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Collie Breed


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Physical Characteristics:
Height: 20-24”
Weight: 40-65 lbs.
Energy Level: Moderate – High
The American Kennel Club recognizes the Collie in the following colors:

  • Sable and White
  • Sable Merle
  • Sable Merle, White
  • Black and White with Tan Markings
  • Blue Merle
  • Blue Merle, White
  • Blue Merle, Tan, White
  • White Merle
  • White

Health & Longevity

Average Life Span: 14-16 years
Thanks to television programs like Lassie, Collie pups were once the highlight of the purebred world. These purebreds are healthy, but they can develop a few serious and minor health conditions that affect their overall quality of life. Some of their health conditions are breed-specific, while others are health issues that any pup of any breed could develop. Heartworms, heart disease, and bone cancer are a few health issues that any dog could encounter, regardless of breed.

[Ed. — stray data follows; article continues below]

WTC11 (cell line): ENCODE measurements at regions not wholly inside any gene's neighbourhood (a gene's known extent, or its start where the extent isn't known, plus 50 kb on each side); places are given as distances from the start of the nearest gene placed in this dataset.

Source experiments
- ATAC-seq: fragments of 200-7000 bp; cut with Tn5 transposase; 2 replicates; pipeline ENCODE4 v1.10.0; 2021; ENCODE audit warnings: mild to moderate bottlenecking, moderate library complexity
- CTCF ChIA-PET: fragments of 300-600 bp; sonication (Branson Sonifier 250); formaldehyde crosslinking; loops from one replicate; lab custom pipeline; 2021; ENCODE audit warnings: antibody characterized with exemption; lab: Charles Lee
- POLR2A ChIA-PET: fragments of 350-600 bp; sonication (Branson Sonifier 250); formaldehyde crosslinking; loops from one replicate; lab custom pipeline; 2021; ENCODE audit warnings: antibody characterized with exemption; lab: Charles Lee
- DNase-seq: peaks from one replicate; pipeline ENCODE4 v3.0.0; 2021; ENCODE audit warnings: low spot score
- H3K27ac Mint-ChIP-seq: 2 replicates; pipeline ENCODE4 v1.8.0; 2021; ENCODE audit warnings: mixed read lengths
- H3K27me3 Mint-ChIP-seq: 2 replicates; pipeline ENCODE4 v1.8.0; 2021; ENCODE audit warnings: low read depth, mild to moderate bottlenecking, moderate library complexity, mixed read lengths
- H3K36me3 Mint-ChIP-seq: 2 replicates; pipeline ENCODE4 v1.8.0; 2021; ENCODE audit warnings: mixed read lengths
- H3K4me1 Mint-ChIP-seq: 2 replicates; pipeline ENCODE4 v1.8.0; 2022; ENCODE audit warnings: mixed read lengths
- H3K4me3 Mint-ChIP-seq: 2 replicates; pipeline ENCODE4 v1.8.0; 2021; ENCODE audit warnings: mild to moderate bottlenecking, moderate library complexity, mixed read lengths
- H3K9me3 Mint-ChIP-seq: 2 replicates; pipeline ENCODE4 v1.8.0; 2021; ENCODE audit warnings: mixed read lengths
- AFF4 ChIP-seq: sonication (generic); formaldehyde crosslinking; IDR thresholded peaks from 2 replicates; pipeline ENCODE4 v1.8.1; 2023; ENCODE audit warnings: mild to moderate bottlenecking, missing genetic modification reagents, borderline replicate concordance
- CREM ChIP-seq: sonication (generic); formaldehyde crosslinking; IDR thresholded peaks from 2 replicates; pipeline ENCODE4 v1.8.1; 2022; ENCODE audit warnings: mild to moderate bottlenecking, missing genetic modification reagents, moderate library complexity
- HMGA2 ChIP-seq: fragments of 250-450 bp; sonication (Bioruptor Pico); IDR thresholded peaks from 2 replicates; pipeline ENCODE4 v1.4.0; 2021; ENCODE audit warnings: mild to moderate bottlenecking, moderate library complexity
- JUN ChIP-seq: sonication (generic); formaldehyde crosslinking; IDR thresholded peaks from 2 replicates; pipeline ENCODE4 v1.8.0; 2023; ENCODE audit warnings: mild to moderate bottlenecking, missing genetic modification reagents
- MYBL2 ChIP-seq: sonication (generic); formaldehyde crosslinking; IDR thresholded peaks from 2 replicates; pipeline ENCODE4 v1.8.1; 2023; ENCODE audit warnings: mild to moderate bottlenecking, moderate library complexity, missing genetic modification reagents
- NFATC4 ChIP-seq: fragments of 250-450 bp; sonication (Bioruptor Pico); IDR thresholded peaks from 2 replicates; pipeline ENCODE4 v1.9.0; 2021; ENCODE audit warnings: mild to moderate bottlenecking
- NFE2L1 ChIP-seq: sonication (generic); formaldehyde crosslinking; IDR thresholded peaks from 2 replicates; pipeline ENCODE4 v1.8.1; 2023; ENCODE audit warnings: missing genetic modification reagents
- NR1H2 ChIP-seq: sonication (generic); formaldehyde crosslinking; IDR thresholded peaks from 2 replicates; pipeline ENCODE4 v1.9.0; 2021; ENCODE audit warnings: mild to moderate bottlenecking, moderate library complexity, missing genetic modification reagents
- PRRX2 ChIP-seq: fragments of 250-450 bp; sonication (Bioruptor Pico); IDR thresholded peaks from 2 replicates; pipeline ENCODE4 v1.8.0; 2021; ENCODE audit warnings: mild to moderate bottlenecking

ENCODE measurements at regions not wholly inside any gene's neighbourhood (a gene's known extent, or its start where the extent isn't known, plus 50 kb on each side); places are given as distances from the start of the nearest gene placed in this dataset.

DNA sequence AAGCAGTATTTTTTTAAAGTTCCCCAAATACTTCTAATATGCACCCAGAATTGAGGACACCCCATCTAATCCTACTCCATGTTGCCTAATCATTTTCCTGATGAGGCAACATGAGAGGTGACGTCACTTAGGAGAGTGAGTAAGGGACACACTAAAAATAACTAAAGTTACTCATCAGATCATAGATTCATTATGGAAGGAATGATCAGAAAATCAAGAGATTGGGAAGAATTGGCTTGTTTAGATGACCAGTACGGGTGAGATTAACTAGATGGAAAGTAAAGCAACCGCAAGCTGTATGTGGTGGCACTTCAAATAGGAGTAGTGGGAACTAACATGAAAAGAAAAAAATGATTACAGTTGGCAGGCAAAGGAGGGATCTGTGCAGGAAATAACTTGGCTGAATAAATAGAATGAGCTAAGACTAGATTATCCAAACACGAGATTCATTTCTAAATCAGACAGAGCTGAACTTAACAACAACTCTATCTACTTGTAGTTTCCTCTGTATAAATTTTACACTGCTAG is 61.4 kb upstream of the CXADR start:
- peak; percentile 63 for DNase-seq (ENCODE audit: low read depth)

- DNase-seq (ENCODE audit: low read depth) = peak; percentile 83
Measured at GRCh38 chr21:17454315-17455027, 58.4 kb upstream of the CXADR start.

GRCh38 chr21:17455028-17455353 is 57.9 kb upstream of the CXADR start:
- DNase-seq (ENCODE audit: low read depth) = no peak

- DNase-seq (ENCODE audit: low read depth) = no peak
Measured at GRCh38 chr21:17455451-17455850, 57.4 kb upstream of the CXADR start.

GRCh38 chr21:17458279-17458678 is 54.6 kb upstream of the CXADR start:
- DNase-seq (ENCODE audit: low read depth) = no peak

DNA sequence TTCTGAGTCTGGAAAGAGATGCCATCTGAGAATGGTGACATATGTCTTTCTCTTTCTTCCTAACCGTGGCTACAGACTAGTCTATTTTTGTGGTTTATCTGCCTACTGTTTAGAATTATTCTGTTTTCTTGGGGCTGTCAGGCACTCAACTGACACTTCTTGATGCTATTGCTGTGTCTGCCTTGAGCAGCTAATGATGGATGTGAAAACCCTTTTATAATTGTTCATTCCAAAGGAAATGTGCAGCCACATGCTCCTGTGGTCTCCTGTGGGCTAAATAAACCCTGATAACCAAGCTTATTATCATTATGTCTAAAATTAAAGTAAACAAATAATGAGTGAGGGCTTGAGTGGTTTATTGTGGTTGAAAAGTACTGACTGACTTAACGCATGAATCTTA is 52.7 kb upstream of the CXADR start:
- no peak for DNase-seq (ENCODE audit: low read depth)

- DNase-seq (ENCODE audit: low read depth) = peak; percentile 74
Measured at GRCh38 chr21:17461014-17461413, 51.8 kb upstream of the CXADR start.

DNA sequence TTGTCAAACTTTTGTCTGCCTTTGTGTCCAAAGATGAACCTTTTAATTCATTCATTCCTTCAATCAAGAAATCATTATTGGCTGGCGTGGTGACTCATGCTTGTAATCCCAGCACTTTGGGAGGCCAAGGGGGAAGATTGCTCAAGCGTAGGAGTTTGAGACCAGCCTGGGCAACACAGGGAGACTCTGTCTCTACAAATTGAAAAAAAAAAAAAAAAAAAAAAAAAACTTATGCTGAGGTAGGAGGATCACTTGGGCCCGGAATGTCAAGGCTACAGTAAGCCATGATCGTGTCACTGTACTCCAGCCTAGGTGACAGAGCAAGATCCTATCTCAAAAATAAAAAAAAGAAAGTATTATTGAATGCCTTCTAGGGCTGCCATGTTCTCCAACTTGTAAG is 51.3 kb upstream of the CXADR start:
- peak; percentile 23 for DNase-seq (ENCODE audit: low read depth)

Two breed-specific health complications that your Collie could encounter include:

Grey Collie Syndrome

This condition is a birth defect that affects the runt of the litter (commonly). The pup is grey-colored and less active than the other pups because their immunities are lackluster. This results in lethargy, quick sickness, poor appetite, and excessive urination. This condition is incurable, and most puppies won’t make it past their first few weeks of life. However, there have been some cases of affected Collies living for 2-3 years with this condition.